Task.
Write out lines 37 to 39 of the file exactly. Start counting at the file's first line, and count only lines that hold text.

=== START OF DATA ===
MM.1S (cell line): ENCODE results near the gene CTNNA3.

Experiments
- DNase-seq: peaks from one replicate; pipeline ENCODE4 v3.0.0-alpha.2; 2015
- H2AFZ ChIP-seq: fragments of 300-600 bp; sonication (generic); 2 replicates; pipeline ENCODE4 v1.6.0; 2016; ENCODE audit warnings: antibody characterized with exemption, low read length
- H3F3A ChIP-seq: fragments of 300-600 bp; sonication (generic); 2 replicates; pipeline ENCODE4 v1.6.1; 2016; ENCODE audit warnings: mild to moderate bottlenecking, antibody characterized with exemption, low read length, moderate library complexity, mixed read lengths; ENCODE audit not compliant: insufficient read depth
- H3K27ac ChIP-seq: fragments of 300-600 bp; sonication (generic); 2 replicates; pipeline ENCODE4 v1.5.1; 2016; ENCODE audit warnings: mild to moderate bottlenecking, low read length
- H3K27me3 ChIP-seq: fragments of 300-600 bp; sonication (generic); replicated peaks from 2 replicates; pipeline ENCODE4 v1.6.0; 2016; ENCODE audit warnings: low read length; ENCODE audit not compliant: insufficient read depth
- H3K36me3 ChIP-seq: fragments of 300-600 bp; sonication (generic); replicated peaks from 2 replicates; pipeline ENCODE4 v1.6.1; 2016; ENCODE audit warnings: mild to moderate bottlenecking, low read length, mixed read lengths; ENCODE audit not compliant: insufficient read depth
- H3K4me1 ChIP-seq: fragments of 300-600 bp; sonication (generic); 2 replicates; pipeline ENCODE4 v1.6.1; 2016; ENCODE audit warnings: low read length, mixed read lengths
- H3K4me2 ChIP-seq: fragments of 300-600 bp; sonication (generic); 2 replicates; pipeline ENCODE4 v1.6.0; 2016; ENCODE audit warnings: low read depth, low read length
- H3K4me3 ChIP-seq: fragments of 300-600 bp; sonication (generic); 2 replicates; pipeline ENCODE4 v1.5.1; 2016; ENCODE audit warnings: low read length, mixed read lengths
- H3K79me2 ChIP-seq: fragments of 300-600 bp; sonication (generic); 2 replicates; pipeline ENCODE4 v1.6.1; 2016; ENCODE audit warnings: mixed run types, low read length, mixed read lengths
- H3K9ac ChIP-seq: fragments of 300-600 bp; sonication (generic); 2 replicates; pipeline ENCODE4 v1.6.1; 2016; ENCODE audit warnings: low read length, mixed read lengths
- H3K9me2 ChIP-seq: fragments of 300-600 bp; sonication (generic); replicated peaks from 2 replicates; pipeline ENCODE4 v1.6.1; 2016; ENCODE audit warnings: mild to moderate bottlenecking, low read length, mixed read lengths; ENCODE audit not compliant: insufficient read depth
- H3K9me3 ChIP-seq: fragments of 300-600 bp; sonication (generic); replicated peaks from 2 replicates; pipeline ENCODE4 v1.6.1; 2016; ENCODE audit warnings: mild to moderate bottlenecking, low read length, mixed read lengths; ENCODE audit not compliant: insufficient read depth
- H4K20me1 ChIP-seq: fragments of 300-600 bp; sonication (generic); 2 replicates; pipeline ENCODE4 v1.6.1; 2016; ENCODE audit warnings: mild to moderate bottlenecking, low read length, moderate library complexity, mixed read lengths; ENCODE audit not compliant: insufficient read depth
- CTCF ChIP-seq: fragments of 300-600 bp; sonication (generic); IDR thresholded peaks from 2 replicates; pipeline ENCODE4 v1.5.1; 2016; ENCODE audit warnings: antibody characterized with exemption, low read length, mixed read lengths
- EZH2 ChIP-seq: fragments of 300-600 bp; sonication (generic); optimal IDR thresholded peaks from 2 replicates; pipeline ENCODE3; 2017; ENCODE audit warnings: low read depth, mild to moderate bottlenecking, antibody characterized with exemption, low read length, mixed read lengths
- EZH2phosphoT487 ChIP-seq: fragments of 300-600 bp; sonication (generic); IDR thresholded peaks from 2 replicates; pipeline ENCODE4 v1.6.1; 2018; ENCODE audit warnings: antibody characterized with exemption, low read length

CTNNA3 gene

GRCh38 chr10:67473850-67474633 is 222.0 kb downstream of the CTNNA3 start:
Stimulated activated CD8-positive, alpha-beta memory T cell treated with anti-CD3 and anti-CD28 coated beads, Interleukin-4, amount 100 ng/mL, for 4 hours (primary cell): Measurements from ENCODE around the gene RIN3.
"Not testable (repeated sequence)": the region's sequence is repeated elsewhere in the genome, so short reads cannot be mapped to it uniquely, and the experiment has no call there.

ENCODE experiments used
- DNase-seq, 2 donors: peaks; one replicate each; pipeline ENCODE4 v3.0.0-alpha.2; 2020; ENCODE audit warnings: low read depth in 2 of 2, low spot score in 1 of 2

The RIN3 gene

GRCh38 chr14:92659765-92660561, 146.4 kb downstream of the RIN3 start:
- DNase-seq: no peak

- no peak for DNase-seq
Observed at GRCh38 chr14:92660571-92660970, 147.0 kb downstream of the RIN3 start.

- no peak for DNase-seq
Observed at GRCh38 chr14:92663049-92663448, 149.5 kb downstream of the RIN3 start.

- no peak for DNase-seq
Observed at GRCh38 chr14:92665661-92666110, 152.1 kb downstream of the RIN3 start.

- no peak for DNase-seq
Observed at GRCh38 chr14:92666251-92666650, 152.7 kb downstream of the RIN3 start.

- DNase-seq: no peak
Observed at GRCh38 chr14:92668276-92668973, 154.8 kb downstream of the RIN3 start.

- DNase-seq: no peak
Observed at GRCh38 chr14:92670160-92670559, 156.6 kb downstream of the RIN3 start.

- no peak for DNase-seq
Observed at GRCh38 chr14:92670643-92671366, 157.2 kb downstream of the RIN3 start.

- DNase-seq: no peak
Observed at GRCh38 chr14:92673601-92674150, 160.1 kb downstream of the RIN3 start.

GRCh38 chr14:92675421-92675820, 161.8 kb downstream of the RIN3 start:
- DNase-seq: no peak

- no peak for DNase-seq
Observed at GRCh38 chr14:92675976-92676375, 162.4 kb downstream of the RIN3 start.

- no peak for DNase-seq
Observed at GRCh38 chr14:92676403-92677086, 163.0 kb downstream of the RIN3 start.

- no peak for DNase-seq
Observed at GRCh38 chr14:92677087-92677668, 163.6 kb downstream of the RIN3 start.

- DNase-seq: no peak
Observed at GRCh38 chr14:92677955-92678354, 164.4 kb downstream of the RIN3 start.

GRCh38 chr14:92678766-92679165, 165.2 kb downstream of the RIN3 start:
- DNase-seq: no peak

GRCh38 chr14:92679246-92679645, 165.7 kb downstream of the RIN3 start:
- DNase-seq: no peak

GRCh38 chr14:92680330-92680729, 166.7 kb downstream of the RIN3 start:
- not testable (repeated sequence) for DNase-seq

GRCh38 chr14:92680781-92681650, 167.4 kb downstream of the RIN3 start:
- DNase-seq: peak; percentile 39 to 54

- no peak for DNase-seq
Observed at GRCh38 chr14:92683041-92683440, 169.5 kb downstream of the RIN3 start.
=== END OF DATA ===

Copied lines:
- DNase-seq: no peak
Observed at GRCh38 chr14:92668276-92668973, 154.8 kb downstream of the RIN3 start.

- DNase-seq: no peak